A Woman Making a Difference
by Isabel Lyman
25 June 2000
There they go again!
This month, Southern Baptist Convention delegates, gathered in Orlando, Florida, voted to approve the following statement at their annual meeting: While both men and women are gifted for service in the church, the office of pastor is limited to men as qualified by Scripture.
In 1998, the nationís largest Protestant denomination voted that a wife should submit graciously to the servant leadership of her husband.
These pronouncements, which come at a moment when many believe women are not significantly different from men, provoked instant reaction.
Two years ago, Southern Baptist Bill Clinton distanced himself from the submission mandate. His then-spokesman, Mike McCurry, announced that this was a case when the Presidentís own religious views didnít match the Conventionís. (Well, when do your views match, Bill?)
Predictably, a flurry of emotional reponses followed the Ďwomen canít be pastorsí mandate. Shelli Firmin harrumphed to the Dallas Morning News that the ladies in her Baptist church are only allowed to teach children or women or prepare food. Martha Phillips, an interim pastor at Al Goreís congregation - Mount Vernon Baptist Church of Arlington, Virginia - told the Associated Press that she was grieved by the news. Women ministers are not going to have a place in Southern Baptist life anymore, observed Phillips.
But Rev. Adrian Rogers, the chariman of the redrafting committee, apparently had the last word. Southern Baptists, by practice as well as conviction, believe leadership is male, said Rogers.
I applaud Dr. Rogers for taking a pro-man stand. There are simply not enough available alpha males providing leadership in churches or for their families. So, I say step up to the plate, guys, and get ye ministering to the sheep in thy midst. Be more like Mel Gibson, less like Alan Alda.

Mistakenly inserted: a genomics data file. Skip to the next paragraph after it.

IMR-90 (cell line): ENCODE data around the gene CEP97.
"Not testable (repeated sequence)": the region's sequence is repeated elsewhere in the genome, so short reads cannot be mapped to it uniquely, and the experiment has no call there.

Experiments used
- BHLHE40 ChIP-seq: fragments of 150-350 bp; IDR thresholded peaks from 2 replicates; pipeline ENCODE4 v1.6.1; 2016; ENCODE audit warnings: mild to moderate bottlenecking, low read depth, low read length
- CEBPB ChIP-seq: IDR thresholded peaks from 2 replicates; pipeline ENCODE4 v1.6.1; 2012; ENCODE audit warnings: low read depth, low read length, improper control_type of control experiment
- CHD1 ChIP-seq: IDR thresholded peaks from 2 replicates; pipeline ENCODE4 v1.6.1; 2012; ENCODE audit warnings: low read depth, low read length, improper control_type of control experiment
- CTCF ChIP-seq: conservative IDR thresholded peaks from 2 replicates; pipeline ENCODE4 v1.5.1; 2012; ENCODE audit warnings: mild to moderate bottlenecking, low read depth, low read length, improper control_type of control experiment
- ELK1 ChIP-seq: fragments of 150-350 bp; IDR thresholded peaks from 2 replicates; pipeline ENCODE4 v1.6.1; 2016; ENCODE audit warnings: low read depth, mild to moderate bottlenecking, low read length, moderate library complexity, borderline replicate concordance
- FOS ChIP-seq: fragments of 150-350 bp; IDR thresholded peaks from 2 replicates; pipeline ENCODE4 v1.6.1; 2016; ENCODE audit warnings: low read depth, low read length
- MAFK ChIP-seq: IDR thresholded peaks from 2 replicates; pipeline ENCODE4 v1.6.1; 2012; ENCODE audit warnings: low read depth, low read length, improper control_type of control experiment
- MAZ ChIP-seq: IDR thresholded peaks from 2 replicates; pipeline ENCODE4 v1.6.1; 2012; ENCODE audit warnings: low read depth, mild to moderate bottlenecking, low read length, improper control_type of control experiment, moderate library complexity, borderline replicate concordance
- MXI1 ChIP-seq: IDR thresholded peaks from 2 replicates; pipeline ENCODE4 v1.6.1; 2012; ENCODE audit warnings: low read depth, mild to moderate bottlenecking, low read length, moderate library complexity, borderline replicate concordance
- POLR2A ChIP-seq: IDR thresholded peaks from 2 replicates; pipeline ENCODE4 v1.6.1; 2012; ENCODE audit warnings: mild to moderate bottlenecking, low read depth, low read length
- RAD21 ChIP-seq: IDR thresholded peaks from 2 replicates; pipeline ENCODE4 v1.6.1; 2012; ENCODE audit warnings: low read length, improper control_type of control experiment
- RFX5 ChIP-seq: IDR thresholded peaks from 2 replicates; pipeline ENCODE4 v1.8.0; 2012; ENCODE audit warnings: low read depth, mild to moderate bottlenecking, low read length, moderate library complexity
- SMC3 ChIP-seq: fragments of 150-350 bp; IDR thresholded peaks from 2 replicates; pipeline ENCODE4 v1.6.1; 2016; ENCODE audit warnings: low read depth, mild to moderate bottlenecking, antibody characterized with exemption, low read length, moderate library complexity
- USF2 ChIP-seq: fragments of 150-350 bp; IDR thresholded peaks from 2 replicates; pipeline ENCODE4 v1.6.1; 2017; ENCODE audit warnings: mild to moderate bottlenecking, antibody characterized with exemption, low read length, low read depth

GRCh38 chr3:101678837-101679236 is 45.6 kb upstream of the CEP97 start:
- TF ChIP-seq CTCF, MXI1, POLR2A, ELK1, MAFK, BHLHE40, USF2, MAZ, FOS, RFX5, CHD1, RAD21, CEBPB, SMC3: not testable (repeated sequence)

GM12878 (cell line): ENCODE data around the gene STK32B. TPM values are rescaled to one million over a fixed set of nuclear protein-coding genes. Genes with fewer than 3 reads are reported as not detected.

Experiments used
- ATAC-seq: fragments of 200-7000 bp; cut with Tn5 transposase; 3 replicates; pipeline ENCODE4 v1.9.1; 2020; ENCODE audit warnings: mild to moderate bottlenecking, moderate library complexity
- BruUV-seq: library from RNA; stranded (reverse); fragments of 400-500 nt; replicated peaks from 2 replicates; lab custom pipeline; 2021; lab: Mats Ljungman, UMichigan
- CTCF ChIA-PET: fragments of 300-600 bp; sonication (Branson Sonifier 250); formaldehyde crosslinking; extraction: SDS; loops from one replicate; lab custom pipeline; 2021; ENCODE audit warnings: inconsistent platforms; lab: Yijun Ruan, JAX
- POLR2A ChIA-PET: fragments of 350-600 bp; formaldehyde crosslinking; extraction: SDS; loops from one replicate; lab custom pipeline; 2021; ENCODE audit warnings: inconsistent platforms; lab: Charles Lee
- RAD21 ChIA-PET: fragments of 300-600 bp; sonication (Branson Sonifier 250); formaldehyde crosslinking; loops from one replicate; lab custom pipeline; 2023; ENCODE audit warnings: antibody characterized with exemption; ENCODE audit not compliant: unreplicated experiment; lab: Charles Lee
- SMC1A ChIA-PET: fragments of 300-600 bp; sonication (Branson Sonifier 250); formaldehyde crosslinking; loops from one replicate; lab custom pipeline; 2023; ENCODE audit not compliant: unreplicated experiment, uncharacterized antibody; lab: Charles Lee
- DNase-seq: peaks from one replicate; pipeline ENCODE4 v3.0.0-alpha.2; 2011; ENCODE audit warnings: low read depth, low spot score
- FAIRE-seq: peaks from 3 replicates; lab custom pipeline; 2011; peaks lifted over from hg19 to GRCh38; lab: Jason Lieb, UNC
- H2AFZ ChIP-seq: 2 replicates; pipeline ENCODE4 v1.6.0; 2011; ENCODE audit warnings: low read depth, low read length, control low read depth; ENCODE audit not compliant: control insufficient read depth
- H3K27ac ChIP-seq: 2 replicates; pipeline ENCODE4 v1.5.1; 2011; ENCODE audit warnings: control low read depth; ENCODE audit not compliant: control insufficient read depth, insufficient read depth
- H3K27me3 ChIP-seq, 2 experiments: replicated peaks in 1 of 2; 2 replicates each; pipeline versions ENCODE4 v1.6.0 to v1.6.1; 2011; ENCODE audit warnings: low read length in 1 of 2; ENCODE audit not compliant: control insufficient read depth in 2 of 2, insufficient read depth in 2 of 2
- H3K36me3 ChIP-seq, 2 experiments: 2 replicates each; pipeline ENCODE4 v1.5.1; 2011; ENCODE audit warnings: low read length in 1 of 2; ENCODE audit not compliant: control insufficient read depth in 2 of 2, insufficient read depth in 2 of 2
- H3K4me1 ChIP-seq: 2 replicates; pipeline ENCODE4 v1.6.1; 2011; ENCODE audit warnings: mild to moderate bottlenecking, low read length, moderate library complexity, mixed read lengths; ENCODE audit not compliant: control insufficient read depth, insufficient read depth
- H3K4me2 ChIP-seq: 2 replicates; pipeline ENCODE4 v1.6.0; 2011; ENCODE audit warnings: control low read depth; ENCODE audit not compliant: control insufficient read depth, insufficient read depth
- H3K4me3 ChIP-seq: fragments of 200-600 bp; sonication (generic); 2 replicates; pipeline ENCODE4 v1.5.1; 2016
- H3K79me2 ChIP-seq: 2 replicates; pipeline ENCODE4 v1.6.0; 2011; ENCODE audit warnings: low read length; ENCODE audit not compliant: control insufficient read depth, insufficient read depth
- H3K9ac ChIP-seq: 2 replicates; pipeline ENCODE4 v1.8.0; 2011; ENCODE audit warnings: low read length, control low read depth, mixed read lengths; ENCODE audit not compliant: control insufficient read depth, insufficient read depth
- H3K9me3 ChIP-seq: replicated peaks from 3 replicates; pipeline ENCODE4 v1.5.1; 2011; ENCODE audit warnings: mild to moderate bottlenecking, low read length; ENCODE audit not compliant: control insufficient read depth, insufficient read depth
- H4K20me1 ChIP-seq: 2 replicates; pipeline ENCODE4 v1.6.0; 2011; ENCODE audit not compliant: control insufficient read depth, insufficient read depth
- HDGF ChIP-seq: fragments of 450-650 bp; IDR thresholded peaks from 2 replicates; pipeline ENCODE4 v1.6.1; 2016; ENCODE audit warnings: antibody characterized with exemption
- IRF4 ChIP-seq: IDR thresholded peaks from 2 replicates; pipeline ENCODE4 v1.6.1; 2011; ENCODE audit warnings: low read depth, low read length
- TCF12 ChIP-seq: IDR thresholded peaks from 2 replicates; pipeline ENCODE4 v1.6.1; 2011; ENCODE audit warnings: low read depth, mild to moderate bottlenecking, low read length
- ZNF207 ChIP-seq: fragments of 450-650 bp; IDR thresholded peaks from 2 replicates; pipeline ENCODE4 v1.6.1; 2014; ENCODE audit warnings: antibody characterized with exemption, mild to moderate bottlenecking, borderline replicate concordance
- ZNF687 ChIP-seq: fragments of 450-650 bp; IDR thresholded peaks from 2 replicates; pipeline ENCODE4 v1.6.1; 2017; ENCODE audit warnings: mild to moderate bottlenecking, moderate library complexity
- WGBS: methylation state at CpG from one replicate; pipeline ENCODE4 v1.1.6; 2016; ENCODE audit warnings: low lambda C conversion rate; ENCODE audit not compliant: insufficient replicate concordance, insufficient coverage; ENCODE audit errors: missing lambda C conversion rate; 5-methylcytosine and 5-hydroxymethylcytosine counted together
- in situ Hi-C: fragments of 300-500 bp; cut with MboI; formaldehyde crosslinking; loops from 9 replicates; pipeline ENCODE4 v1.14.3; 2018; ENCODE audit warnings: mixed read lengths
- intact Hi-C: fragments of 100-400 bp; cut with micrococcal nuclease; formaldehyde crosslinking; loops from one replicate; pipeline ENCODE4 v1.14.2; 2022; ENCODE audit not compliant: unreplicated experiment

But while the Southern Baptist bigwigs are busy throwing down their gauntlet in the war between the genders, thereís a blonde phenom clad in electric-blue pants suits and waging a one-woman blitzkrieg against militant feminists, couples who cavalierly break marriage vows, and parenting by proxy. Sheís so controversial that gay rights activists have organized a boycott against her fall television program.
This orthodox Jewish woman, obviously not ordained as a pastor, has become one of the most respected spiritual leaders in the country. Her married name is Mrs. Lew Bishop, but you know her as Dr. Laura Schlessinger.
Dr. Laura uses a radio talk show, not a pulpit, to broadcast her message of moral health. She looks to the Ten Commandments as her compass. She is famous for preaching, teaching, and nagging. Her audience is evenly divided between men and women who clamor for her unsentimental sermonettes. With her fourteen million listeners, she has as large a following as the Southern Baptists with their nearly 16 million members.
AT&T verifies 30,000 to 50,000 attempted calls to her program each day, and callers often identify themselves as followers of Christ. Apparently, these believers may have accepted Jesus as their Savior, to borrow the lingo of the Baptists, but they are often clueless about how to live God-pleasing lives. So they are turning, in droves, to a sophisticated, Jewish woman for counsel. Sounds like leadership to me.
Frankly, itís a relief that Dr. Laura didnít aspire to pastor a Southern Baptist church. Even if she had had a shot at it, that would have been too narrow a forum for a dynamo like her.
Now, go take on the day, Rev. Rogers.
This column appeared in The Edmond Sun on June 25, 2000.
Isabel Lyman lives in Edmond, Oklahoma. A former editorial columnist for the Daily Hampshire Gazette of Northampton, Massachusetts, her views have appeared in various national publications, including the Wall Street Journal and Investors Business Daily. She may be contacted via e-mail by clicking here.
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